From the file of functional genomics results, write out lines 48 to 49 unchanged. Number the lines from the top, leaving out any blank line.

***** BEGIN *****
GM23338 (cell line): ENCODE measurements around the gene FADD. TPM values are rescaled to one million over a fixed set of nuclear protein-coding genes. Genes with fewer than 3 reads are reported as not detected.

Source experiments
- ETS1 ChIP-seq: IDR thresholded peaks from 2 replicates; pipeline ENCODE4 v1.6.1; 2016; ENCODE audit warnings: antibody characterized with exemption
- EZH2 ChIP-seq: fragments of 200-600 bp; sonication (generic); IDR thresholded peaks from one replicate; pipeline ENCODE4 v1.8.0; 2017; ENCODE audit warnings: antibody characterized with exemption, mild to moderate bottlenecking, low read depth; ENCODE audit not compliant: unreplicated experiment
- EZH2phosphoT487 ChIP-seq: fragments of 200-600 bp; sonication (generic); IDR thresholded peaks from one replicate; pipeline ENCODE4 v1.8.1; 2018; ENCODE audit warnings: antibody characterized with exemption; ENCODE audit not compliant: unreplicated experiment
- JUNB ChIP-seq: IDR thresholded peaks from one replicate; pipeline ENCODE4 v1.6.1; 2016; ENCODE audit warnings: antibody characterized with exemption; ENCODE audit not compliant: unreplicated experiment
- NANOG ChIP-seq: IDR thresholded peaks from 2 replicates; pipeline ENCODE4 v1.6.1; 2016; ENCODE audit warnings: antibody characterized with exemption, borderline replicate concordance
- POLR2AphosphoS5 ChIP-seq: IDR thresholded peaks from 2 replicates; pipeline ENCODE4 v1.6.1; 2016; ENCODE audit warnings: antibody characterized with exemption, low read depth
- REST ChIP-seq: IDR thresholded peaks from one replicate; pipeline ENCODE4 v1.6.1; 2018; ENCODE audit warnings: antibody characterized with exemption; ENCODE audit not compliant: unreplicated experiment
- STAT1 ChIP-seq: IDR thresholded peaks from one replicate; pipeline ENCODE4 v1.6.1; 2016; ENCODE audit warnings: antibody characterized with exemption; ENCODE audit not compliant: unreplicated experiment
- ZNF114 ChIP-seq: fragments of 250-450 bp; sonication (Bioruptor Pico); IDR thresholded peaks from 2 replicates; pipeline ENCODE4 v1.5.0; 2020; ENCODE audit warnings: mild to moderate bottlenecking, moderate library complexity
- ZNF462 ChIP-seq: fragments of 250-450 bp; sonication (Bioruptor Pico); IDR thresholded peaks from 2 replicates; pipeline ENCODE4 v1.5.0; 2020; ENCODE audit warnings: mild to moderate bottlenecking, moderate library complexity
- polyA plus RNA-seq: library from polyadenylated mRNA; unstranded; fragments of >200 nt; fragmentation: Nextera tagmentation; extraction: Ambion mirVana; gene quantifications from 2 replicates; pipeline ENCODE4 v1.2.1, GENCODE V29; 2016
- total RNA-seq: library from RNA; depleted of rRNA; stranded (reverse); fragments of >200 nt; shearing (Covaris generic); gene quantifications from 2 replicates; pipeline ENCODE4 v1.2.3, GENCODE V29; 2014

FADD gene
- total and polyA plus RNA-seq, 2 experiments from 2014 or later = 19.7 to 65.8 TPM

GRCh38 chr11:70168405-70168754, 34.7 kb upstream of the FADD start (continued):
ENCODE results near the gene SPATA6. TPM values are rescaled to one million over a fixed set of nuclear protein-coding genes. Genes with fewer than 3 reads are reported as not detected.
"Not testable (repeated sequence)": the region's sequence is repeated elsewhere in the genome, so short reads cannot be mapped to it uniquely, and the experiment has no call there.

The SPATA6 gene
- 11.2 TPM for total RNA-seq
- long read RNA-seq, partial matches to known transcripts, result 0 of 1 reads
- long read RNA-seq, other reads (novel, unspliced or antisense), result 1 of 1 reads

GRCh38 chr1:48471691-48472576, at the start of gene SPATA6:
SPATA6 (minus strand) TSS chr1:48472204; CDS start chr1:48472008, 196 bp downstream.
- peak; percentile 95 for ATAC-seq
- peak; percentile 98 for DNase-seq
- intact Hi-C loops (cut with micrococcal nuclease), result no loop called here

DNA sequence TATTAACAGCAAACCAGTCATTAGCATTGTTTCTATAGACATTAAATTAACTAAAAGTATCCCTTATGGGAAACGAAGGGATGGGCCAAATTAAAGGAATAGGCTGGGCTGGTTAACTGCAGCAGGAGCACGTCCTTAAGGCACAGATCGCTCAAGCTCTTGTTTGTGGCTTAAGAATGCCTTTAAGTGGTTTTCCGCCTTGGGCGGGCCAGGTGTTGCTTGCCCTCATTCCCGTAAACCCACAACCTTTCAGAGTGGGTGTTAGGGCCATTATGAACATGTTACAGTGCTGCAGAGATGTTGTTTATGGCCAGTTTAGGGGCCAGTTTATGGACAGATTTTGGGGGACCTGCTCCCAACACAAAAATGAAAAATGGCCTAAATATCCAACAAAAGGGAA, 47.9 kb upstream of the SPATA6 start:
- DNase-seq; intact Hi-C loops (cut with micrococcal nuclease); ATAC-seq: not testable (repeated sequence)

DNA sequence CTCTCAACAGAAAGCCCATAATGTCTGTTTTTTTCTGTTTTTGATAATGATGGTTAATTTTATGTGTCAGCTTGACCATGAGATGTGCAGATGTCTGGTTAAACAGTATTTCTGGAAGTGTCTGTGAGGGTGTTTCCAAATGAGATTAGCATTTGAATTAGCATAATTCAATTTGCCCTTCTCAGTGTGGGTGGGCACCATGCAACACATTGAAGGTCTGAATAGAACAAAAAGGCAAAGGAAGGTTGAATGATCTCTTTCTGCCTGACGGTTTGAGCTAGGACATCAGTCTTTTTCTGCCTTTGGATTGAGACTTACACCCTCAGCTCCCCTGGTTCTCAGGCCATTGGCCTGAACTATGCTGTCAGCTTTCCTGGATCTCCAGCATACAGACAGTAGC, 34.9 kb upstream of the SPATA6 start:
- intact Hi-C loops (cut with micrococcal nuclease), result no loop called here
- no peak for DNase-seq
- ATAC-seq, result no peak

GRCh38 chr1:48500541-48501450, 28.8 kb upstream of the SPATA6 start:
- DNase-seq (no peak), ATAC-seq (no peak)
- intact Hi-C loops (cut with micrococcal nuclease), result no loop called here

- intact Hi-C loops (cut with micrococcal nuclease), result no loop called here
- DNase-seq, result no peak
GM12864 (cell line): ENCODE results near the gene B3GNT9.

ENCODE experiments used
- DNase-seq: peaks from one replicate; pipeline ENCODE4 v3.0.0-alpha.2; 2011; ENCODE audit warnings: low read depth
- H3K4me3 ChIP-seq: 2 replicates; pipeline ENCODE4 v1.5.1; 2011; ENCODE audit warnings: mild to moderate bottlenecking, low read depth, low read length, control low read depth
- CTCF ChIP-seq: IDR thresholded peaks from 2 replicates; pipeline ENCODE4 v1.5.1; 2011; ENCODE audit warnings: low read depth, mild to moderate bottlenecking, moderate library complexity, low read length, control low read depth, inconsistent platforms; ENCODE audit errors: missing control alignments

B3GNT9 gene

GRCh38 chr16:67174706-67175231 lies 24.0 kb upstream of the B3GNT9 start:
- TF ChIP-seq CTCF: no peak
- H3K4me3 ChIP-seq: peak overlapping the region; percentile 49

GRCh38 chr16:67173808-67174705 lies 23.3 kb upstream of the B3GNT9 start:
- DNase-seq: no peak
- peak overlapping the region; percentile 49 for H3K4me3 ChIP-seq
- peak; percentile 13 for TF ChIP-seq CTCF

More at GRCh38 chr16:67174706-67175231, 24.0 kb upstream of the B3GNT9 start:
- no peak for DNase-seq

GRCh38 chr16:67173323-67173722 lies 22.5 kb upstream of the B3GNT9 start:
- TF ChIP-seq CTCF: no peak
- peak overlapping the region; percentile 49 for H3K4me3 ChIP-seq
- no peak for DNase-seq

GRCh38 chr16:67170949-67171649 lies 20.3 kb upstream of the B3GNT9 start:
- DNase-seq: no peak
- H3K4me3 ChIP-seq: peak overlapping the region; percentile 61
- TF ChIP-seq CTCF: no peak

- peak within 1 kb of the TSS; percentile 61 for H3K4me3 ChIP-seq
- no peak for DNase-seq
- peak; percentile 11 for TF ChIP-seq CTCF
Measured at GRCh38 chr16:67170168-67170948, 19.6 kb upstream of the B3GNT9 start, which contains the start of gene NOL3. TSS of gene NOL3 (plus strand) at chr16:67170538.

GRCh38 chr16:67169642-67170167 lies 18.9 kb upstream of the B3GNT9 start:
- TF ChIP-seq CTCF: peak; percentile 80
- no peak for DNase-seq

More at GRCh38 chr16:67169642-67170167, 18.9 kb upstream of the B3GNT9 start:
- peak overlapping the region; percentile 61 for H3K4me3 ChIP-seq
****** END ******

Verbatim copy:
- H3K4me3 ChIP-seq: peak overlapping the region; percentile 49

GRCh38 chr16:67173808-67174705 lies 23.3 kb upstream of the B3GNT9 start: